Scientists at the Massachusetts Institute of Technology have obtained a genetically modified strain of bacteria compatible with 3D printing materials. With their help, they plan to create "living tattoos" that will be able to respond to external influences.
The cell walls of the bacteria turned out to be strong enough to withstand a shot from the nozzle of a 3D printer, so the scientists had only to ensure their survival in the hydrogel, which serves as a consumable raw material. Genetically modified bacteria will be divided into tens and hundreds of species, with specific reactions to specific chemicals. This will become a system for their control - by supplying the necessary solutions to the nodes of a three-dimensional structure, scientists will be able to launch a pre-programmed process.
In the simplest example, a 3D film was applied to human skin with a pattern in the form of a tree structure, the branches of which can be painted in different colors. Further work will be carried out on the densification of the patterns and the increase, as well as the complication of the connections in them. The ultimate goal is to copy the architecture of an electronic microchip to get an analogue of a mini-computer.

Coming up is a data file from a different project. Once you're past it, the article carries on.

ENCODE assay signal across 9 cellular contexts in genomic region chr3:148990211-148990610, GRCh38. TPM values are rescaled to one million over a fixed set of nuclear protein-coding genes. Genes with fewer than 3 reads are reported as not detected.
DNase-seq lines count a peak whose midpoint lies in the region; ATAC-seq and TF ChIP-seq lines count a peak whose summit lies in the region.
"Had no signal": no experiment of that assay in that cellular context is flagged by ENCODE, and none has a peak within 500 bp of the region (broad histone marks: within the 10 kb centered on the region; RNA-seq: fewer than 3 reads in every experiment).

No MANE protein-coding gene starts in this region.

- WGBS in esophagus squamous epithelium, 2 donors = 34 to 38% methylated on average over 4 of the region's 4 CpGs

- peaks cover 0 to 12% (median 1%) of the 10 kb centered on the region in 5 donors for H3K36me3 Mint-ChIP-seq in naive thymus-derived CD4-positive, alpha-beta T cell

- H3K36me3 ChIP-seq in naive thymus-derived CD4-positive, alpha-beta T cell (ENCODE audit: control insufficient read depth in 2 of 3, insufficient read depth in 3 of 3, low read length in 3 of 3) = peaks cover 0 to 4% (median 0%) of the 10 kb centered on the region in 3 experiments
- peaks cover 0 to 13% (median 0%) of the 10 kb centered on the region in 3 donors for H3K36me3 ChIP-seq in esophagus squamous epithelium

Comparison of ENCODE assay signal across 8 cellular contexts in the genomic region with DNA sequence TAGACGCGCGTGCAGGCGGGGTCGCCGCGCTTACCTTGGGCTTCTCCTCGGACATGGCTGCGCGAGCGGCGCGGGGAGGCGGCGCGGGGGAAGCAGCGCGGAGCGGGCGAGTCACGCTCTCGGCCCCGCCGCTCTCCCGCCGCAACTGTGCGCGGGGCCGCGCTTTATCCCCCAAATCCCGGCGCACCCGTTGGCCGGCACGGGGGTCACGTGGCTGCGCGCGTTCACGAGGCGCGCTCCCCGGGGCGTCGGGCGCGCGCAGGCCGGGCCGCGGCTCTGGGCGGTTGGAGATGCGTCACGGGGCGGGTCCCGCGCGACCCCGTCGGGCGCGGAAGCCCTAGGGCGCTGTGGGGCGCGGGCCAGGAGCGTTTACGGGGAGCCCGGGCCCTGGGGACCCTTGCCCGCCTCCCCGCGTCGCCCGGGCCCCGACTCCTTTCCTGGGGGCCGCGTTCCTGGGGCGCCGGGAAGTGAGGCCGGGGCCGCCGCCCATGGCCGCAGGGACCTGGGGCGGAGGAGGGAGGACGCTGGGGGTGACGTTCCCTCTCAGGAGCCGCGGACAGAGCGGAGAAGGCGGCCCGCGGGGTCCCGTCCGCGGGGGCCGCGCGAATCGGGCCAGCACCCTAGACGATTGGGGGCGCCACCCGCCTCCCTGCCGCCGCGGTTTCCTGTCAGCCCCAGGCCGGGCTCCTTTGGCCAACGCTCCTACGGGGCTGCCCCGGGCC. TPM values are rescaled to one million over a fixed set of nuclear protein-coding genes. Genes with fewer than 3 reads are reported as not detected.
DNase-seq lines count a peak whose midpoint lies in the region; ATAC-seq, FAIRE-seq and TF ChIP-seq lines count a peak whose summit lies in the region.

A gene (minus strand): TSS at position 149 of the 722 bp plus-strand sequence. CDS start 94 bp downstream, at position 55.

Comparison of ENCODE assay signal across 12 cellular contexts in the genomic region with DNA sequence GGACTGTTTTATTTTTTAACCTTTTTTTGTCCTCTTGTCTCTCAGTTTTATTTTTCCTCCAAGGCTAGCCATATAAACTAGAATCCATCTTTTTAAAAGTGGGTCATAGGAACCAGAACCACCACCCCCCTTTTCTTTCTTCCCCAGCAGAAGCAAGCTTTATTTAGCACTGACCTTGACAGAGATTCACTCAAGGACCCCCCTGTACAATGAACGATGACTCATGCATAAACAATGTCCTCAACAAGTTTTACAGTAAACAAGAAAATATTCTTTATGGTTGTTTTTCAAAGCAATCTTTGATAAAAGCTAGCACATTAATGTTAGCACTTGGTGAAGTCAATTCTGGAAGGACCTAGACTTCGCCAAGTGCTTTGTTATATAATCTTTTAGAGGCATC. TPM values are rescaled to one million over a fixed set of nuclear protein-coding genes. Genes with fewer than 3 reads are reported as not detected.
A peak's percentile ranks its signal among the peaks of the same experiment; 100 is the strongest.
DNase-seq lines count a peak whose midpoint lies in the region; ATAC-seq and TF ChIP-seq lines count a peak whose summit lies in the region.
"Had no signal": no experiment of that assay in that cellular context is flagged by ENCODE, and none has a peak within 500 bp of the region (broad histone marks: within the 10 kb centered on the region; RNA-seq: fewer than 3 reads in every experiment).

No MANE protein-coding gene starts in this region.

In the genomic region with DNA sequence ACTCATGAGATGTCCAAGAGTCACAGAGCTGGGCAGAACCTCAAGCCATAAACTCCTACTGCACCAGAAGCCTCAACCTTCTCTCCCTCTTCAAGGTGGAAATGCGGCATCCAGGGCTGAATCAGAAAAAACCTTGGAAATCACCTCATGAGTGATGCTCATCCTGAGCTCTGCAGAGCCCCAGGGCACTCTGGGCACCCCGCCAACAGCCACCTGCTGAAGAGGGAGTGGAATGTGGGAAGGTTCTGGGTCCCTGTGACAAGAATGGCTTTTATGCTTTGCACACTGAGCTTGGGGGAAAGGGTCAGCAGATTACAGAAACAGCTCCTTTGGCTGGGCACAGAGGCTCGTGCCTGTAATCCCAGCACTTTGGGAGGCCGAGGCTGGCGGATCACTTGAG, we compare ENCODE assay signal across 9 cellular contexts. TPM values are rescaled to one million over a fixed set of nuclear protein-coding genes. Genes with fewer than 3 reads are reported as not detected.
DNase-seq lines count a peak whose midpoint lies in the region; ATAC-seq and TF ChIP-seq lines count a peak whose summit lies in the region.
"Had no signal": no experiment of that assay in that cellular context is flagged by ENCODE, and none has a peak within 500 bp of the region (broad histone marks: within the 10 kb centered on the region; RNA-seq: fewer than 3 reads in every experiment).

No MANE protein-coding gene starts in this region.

The word "tattoo" is mentioned because of the technique of creating patterns from bacteria - instead of implanting a foreign implant into the human body, a 3D printer will be able to print the desired pattern on the skin layer by layer. And if the creation of a "living wearable computer" is still very far away, then scientists will be able to present the simplest markers and sensors to mankind in the near future. For example, a live tattoo that responds to signs of indoor carbon monoxide or an insulin controller in the patient's body.